Of course, God is the master of his mysteries, of how and when and to whom he reveals them. Three millennia ago, his servant David looked up at the night sky with nothing but his naked eye and wrote that the heavens declare the glory of God. Four centuries ago, Galileo turned his simple telescope to the heavens and discovered four large moons circling Jupiter, thus changing the way we understand the universe. In 2019, computer scientist Katie Bouman led the development of an algorithm that made possible the first ever image of a supermassive black hole. And now the Webb Space Telescope, a joint project between NASA, the European Space Agency and the Canadian Space Agency, is offering panoramas of the heavens that David could never have imagined.

At every step, God is the one who inspires us to look up at his heavens and see his glory reflected there. He’s also the one who gives us the wisdom and materials to create technology that allows us to study and understand more and more of his cosmos, unveiling its wonders a little at a time.

As we do so, we’re like children on Christmas morning unwrapping the gifts of our Heavenly Father – except these gifts never run out. Each one is more beautiful, mysterious and wonderful than the last. If the heavens reflect God’s glory, then beauty, mystery and wonder are obvious facets of that glory.

Embracing new vistas of God’s glory

The early images from Webb have already raised questions and revealed things no one expected to see. They may even lead to revisions of some details in our current understanding of the universe. Rather than being a threat to either faith or science, this is in fact what both would anticipate. God has created a fantastic cosmos and he invites us to explore and appreciate its wonders. He gives us the push through his Word, and by providing us the means to draw back the veil from his creation, bit by tantalizing bit.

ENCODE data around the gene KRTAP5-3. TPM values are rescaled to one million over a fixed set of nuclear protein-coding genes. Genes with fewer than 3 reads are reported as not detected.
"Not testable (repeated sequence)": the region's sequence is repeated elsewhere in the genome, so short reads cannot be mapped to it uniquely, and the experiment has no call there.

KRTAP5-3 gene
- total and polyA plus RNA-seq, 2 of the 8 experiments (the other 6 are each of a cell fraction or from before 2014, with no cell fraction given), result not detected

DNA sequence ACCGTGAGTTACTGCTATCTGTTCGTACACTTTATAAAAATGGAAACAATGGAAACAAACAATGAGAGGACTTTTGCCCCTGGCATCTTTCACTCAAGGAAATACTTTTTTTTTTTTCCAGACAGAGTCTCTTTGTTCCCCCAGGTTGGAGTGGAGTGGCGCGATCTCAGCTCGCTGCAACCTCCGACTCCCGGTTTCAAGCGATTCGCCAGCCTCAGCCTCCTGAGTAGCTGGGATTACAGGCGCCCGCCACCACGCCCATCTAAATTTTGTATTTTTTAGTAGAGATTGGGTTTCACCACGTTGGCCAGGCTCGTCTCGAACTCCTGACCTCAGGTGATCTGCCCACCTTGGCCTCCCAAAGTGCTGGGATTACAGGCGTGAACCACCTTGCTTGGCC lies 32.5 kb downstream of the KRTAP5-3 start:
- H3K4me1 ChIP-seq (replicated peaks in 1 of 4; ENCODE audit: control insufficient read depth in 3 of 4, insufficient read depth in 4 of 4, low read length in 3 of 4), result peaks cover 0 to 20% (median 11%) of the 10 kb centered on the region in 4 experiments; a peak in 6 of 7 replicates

History up to the present is filled with men and women of science who are also men and women of faith. Contrary to the secular claim that science has demystified creation and removed the need for God, these women and men testify that their faith in God fuels their research and their passion for discovery. The more they learn about the mysteries and wonders of the universe, the more they realize how little we know and how much there is yet to discover. This in turn drives them to an expanding awe and worship of their Creator.

The images from the Webb Telescope are a marvel for anyone to see. For followers of Jesus, these spectacular pictures reflect the glory of our God to a degree our brothers and sisters in the past may never have conceived. We’re overwhelmed with gratitude that the God who made these wonders loves us and gave himself for us in the person of Jesus so that we might be his daughters and sons and enjoy him forever.

The Psalms urge us, over and over, to observe God’s wondrous works, to think about them, share them with others and delight in them. Our God invites us to embrace the beauties of his cosmos and to dive into its mysteries and wonders. Through God’s providence, the Webb Telescope images offer a portal into a journey of discovery that can lead us to appreciate his glory, perhaps as never before.

Image source: NASA

Subby Szterszky is the managing editor of Focus on Faith and Culture, an e-newsletter produced by Focus on the Family Canada.

© 2022 Focus on the Family (Canada) Association. All rights reserved.